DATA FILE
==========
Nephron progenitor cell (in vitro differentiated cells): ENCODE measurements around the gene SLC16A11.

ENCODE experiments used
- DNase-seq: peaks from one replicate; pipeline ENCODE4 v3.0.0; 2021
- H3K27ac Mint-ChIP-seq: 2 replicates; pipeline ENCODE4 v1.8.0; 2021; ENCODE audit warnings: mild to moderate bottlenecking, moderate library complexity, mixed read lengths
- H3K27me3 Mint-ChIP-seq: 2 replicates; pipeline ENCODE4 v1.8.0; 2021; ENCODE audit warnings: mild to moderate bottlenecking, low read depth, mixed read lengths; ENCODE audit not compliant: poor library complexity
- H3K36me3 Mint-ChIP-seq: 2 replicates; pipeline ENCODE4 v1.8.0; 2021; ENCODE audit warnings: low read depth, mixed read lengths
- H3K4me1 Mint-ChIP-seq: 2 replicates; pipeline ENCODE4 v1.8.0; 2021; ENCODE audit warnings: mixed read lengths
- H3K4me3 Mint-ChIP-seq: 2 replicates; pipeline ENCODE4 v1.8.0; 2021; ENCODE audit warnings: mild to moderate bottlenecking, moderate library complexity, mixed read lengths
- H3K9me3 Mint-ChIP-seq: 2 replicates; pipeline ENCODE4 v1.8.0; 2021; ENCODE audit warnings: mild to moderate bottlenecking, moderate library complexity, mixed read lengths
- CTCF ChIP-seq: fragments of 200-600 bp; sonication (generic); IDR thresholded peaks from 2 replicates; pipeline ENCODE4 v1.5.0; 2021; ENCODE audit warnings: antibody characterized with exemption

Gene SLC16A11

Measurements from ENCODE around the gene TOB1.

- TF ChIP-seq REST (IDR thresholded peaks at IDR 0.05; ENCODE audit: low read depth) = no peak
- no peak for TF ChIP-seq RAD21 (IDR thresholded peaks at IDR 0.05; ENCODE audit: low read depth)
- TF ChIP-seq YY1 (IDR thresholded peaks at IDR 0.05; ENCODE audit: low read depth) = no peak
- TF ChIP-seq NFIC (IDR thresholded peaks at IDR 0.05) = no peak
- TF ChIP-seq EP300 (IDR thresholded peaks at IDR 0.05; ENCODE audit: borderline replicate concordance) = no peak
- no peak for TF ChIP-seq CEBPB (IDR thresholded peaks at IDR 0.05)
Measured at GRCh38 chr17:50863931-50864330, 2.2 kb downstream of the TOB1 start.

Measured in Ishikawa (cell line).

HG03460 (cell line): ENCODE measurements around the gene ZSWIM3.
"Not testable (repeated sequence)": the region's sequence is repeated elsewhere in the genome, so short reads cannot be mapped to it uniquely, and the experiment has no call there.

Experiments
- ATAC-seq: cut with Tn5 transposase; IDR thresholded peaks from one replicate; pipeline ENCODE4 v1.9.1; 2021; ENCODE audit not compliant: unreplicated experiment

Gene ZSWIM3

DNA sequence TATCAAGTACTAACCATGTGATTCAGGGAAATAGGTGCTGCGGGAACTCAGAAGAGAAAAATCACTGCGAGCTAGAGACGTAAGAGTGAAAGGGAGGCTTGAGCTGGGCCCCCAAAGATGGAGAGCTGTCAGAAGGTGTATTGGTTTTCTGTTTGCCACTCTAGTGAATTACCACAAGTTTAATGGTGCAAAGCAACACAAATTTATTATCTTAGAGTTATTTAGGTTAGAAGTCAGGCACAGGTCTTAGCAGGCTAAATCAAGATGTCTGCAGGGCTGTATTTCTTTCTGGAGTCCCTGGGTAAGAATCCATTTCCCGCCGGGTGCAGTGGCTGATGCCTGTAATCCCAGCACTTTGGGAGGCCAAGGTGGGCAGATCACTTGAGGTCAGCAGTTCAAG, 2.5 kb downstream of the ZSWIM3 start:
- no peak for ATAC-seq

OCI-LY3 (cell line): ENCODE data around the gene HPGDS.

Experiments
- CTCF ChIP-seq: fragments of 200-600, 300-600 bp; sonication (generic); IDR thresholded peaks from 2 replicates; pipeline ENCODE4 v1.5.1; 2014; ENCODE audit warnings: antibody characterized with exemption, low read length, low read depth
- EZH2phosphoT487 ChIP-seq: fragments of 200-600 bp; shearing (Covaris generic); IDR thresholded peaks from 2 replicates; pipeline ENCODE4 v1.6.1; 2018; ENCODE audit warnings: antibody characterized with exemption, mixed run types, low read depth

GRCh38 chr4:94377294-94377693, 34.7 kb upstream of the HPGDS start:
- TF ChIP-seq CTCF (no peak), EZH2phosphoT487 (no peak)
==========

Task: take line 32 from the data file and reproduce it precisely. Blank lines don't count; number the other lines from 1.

GRCh38 chr4:94377294-94377693, 34.7 kb upstream of the HPGDS start: